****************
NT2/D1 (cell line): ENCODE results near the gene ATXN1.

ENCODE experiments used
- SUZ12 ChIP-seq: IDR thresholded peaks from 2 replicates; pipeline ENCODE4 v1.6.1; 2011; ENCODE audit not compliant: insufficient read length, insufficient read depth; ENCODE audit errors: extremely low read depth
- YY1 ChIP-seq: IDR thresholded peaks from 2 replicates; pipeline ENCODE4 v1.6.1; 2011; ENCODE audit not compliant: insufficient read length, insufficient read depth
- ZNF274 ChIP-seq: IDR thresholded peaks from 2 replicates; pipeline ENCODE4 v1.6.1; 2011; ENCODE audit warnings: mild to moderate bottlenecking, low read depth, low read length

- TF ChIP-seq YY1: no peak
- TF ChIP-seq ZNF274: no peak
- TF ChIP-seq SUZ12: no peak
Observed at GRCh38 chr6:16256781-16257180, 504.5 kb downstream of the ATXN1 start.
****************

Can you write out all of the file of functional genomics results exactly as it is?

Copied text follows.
NT2/D1 (cell line): ENCODE results near the gene ATXN1.

ENCODE experiments used
- SUZ12 ChIP-seq: IDR thresholded peaks from 2 replicates; pipeline ENCODE4 v1.6.1; 2011; ENCODE audit not compliant: insufficient read length, insufficient read depth; ENCODE audit errors: extremely low read depth
- YY1 ChIP-seq: IDR thresholded peaks from 2 replicates; pipeline ENCODE4 v1.6.1; 2011; ENCODE audit not compliant: insufficient read length, insufficient read depth
- ZNF274 ChIP-seq: IDR thresholded peaks from 2 replicates; pipeline ENCODE4 v1.6.1; 2011; ENCODE audit warnings: mild to moderate bottlenecking, low read depth, low read length

- TF ChIP-seq YY1: no peak
- TF ChIP-seq ZNF274: no peak
- TF ChIP-seq SUZ12: no peak
Observed at GRCh38 chr6:16256781-16257180, 504.5 kb downstream of the ATXN1 start.